There is now ample scientific and empirical evidence for revisiting what sort of climate conditions are considered within, versus beyond, the limits of prudent planning. Whether the severity of this event would have fallen within those limits is a valid question, but the limits must be expanded to encompass the likely effects of climate change, which would have mitigated at least the worst consequences of this episode.
An emerging strategy for resilience is to enable local communities to isolate from the bulk system and continue to serve at least a minimum level of essential services for some period of time. While net benefits depend on local circumstances, it is an option worth investigating.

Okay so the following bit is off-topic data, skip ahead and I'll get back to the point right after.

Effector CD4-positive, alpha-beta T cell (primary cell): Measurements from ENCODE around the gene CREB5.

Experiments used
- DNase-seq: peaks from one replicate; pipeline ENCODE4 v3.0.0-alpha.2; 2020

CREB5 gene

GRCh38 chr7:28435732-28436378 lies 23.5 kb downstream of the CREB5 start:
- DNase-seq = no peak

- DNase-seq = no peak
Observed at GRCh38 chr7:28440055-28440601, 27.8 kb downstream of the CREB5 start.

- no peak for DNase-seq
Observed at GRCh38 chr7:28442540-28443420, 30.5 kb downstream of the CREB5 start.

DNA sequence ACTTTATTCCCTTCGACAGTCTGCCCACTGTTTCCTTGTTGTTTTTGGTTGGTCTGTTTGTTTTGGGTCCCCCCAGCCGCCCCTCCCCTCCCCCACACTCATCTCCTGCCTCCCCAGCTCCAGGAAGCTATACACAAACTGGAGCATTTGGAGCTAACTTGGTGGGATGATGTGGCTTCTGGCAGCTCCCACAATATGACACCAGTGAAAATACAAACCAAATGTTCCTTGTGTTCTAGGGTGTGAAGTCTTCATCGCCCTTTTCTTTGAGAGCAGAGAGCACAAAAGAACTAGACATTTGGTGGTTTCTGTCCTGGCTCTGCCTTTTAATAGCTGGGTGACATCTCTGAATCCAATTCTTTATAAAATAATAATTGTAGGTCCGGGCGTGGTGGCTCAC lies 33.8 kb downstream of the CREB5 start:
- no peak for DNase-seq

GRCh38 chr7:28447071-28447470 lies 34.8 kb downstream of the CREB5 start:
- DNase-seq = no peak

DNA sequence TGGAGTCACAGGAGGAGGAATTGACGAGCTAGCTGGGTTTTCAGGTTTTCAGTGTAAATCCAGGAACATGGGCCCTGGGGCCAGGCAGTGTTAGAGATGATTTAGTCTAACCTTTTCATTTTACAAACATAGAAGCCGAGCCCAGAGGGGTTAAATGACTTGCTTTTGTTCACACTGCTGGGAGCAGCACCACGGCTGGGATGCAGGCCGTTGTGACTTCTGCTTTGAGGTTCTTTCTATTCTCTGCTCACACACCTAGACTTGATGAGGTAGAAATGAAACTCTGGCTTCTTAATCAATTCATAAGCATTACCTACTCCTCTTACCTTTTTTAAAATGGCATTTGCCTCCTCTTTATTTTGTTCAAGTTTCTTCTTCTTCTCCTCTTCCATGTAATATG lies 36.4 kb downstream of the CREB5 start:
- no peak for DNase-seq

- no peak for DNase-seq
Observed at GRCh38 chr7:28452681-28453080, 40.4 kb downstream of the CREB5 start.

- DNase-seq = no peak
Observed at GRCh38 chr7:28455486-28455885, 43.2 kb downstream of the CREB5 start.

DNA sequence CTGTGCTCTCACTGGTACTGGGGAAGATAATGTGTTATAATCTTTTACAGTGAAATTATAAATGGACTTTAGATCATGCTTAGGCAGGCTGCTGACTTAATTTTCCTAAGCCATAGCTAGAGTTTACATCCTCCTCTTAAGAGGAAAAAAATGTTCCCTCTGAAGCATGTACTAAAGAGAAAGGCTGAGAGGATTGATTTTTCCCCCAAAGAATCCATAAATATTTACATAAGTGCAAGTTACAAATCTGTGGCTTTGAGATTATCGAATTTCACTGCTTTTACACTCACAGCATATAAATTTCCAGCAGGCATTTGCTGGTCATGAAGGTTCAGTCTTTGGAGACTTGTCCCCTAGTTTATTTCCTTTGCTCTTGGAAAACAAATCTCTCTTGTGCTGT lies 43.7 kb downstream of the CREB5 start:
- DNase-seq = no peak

It is our hope that, as we digest and act upon lessons from this tragic episode, we strive not “to thicken other proofs that do demonstrate thinly.”
A version of this article originally appeared on Euractiv.
Comments Off on A Hearty Bowl of Texas Soup: How ERCOT Keeps the Lights On
ERCOT (or the Electricity Reliability Council of Texas, the independent system operator of that state’s stand-alone wholesale market) has confounded the doomsayers once again. Despite dire predictions that ERCOT lacked sufficient generation capacity, it came through the peak summer season of 2019 without any firm load curtailments, despite a hotter-than-normal summer and notching a new peak demand record. This happened despite the fact that ERCOT does not enforce a mandatory minimum reserve margin over peak demand, relying instead on its wholesale energy market construct to incentivize buyers and sellers to make their own decisions about how to manage their respective market risks.